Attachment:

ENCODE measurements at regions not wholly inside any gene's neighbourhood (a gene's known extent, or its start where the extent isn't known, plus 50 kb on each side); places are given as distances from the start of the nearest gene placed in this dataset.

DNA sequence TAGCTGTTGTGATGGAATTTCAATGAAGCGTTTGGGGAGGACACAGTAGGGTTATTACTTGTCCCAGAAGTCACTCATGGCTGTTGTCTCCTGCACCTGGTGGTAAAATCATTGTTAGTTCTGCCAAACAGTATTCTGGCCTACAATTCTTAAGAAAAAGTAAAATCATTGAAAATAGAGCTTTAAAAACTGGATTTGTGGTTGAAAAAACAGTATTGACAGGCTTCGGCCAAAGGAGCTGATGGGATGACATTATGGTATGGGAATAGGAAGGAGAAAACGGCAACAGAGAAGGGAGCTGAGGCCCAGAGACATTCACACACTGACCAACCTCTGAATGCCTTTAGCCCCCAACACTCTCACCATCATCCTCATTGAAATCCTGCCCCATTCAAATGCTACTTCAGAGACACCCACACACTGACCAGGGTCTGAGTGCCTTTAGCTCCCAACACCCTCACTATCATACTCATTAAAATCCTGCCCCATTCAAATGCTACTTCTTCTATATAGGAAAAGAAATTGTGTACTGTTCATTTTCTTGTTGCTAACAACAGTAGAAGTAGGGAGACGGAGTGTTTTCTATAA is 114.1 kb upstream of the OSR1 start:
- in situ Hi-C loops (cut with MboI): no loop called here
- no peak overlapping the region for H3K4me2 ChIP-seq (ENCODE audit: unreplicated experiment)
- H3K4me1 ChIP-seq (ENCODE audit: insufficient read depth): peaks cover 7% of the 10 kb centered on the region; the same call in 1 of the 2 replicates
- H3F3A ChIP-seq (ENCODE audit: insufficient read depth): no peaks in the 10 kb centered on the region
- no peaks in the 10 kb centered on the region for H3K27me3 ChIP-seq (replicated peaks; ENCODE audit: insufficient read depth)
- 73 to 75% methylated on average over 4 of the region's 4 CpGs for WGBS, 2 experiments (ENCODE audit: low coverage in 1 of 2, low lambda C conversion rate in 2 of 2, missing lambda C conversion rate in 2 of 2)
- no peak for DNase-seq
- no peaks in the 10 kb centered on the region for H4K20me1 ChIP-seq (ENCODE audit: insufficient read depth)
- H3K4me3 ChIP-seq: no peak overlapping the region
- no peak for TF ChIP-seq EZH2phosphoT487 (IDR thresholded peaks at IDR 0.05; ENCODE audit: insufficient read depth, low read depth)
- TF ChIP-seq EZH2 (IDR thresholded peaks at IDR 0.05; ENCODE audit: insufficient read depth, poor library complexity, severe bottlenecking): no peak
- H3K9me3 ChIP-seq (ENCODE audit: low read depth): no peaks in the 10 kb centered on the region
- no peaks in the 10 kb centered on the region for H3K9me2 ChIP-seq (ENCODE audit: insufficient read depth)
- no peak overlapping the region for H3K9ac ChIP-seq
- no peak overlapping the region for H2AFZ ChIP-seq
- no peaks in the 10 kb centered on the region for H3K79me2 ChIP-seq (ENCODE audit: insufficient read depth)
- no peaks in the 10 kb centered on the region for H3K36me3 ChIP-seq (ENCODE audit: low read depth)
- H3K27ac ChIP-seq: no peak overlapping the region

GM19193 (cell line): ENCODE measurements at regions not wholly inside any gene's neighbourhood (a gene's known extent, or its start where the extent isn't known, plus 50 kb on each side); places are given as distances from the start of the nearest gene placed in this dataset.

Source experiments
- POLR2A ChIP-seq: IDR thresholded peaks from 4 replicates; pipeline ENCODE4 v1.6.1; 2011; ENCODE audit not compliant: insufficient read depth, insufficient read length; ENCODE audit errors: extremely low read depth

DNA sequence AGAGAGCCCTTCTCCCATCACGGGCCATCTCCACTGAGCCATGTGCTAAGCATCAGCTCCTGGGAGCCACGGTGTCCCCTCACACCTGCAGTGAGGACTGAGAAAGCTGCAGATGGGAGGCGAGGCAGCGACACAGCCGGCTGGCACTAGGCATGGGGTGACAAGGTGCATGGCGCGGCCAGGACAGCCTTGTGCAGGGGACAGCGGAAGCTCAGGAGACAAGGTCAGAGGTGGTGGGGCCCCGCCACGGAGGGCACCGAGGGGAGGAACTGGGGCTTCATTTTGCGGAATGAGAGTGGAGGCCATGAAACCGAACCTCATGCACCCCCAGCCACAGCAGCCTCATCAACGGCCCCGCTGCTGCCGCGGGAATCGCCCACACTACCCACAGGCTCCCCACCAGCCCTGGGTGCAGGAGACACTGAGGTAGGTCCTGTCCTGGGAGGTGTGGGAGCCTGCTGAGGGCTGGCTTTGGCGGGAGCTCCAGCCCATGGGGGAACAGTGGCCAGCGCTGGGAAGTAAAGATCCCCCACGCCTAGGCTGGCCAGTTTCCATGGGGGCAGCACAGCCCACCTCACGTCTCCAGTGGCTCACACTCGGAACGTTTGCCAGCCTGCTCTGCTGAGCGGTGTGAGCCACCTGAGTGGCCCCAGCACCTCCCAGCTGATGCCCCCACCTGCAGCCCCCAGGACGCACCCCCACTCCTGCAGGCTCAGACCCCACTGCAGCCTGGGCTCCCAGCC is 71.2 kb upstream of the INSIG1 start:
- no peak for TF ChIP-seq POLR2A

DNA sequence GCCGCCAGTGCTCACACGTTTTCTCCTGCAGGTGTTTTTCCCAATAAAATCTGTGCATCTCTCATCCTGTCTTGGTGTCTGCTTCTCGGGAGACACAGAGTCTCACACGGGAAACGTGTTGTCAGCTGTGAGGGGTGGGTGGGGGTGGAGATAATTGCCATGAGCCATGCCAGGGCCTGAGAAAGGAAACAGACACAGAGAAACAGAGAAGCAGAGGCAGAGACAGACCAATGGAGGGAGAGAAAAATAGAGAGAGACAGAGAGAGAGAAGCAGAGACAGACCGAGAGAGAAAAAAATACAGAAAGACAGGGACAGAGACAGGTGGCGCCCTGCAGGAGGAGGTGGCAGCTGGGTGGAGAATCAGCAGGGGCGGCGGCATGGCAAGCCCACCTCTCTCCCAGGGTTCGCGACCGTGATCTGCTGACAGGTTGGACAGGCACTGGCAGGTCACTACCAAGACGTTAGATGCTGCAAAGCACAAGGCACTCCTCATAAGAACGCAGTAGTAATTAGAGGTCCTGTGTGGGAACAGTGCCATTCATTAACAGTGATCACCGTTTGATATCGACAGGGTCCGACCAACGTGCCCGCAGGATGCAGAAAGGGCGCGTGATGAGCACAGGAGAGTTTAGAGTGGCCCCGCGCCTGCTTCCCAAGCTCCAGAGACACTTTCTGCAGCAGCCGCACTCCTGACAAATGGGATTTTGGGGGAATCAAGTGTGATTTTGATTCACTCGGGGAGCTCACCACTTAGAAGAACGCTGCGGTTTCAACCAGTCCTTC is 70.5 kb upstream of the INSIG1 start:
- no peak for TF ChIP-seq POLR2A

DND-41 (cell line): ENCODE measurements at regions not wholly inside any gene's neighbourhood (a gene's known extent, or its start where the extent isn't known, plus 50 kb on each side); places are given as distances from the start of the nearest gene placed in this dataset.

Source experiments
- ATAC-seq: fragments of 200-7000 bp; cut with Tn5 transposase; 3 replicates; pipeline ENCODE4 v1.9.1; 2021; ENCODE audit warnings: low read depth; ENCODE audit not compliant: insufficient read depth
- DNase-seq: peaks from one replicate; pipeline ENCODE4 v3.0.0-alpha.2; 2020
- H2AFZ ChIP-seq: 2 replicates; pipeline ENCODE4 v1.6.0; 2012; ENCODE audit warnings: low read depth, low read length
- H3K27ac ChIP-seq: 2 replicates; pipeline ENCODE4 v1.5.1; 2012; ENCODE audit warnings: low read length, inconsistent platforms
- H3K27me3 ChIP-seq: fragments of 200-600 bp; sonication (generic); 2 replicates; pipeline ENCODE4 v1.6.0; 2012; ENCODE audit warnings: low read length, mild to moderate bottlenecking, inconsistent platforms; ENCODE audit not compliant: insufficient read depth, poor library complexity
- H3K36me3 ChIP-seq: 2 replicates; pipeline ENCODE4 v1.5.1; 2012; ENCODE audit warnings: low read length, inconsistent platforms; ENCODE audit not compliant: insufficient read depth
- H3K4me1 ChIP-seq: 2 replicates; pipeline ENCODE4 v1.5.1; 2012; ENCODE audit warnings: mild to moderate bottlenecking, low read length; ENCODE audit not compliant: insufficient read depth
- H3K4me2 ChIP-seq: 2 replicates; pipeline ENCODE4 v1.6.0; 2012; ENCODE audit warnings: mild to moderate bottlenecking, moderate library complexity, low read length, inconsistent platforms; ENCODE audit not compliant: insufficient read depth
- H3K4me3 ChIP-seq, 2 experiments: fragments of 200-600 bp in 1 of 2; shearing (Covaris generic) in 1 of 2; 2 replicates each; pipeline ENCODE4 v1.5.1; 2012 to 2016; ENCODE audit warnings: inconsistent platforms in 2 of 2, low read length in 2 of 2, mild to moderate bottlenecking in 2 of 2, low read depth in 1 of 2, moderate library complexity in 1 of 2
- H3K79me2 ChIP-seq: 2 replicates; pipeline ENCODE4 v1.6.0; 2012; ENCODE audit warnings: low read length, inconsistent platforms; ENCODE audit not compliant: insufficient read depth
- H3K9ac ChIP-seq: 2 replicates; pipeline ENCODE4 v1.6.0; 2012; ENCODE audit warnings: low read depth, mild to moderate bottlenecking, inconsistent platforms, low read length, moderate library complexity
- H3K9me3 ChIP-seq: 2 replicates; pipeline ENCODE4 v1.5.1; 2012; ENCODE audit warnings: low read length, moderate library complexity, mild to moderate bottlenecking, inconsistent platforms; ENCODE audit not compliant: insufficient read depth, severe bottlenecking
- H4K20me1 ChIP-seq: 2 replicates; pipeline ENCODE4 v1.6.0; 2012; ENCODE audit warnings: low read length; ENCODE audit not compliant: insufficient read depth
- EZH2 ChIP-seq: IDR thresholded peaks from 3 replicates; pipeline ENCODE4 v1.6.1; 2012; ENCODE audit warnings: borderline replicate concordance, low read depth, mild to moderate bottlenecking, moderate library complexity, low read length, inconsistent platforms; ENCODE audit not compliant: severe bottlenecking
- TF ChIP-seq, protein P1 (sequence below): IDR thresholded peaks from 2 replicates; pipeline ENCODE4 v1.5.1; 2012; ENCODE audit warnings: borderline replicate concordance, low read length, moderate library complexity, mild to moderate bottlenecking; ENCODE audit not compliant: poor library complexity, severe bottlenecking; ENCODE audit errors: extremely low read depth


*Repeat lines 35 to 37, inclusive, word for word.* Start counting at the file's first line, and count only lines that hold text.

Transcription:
- H3K36me3 ChIP-seq: 2 replicates; pipeline ENCODE4 v1.5.1; 2012; ENCODE audit warnings: low read length, inconsistent platforms; ENCODE audit not compliant: insufficient read depth
- H3K4me1 ChIP-seq: 2 replicates; pipeline ENCODE4 v1.5.1; 2012; ENCODE audit warnings: mild to moderate bottlenecking, low read length; ENCODE audit not compliant: insufficient read depth
- H3K4me2 ChIP-seq: 2 replicates; pipeline ENCODE4 v1.6.0; 2012; ENCODE audit warnings: mild to moderate bottlenecking, moderate library complexity, low read length, inconsistent platforms; ENCODE audit not compliant: insufficient read depth